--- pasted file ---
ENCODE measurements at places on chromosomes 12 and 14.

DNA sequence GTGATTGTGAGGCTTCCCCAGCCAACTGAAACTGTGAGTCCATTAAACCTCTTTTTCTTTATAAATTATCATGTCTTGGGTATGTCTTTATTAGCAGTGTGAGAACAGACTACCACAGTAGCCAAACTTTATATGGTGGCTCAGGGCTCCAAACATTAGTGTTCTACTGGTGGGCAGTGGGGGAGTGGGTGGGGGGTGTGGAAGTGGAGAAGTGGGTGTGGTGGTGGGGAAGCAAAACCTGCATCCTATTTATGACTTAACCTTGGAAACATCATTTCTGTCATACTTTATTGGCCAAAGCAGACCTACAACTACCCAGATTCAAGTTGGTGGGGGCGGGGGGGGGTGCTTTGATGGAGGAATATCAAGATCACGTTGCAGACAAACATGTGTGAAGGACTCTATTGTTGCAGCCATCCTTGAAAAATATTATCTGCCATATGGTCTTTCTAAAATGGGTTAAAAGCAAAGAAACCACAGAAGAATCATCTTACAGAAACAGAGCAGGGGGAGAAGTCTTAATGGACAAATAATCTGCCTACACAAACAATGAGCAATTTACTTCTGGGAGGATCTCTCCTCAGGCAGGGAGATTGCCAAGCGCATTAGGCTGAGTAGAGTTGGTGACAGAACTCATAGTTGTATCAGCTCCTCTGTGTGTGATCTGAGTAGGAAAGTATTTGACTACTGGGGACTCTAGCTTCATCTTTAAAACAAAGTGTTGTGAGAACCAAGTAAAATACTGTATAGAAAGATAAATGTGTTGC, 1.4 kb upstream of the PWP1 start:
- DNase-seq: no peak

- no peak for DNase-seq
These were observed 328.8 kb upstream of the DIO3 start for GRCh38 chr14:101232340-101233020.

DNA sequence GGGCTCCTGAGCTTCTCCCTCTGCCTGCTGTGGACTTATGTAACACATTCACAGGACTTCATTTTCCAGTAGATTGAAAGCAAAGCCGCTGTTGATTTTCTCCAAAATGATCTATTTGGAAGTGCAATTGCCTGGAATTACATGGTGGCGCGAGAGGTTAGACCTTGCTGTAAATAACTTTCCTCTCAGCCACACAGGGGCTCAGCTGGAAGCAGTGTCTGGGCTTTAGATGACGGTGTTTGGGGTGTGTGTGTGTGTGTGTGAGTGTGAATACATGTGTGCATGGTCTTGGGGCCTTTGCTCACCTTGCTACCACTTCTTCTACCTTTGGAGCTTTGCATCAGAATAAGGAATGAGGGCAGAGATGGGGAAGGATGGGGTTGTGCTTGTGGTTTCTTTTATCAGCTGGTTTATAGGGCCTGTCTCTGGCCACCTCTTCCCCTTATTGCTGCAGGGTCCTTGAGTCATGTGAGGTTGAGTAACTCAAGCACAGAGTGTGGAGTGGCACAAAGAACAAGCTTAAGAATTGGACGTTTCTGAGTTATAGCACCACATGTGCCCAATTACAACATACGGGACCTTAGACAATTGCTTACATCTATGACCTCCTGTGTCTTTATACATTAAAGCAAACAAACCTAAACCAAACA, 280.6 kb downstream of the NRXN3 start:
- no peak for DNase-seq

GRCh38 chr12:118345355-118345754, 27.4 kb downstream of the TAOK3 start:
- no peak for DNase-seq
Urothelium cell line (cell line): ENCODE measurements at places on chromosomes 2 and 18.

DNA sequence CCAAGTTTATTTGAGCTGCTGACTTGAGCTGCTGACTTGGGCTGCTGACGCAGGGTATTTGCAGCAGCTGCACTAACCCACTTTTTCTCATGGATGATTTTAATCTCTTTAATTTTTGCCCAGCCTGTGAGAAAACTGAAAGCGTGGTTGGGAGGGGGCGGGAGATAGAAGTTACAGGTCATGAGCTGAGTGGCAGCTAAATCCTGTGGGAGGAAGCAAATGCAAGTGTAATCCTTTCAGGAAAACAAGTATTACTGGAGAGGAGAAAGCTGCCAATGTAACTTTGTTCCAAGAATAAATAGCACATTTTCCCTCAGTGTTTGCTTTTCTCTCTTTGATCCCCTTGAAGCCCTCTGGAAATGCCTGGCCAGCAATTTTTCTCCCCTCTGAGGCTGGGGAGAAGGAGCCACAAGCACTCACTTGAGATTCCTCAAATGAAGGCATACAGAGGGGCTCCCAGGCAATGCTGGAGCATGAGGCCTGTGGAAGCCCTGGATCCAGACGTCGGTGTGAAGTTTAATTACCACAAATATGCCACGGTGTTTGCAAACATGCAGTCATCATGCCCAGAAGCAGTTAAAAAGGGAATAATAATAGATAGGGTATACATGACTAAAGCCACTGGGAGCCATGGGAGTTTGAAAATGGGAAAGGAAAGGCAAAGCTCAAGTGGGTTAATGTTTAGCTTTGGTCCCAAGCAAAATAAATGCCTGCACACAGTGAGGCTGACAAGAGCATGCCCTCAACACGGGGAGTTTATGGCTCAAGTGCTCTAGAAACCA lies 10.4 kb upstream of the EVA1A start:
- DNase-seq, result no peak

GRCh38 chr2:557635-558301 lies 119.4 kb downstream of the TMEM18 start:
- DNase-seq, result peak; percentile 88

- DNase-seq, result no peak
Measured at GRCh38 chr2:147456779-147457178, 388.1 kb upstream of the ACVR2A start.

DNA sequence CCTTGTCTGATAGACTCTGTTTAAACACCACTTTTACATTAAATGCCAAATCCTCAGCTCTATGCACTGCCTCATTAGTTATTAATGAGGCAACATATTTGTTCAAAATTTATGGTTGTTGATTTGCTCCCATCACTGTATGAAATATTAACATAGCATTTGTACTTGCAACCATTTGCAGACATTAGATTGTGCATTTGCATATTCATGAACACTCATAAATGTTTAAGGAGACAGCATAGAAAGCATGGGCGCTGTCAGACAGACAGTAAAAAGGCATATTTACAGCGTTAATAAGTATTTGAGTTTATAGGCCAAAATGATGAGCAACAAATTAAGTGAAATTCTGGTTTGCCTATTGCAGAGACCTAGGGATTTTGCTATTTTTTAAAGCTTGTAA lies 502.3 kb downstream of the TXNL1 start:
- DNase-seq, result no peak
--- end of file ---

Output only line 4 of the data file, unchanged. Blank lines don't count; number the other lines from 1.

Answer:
- no peak for DNase-seq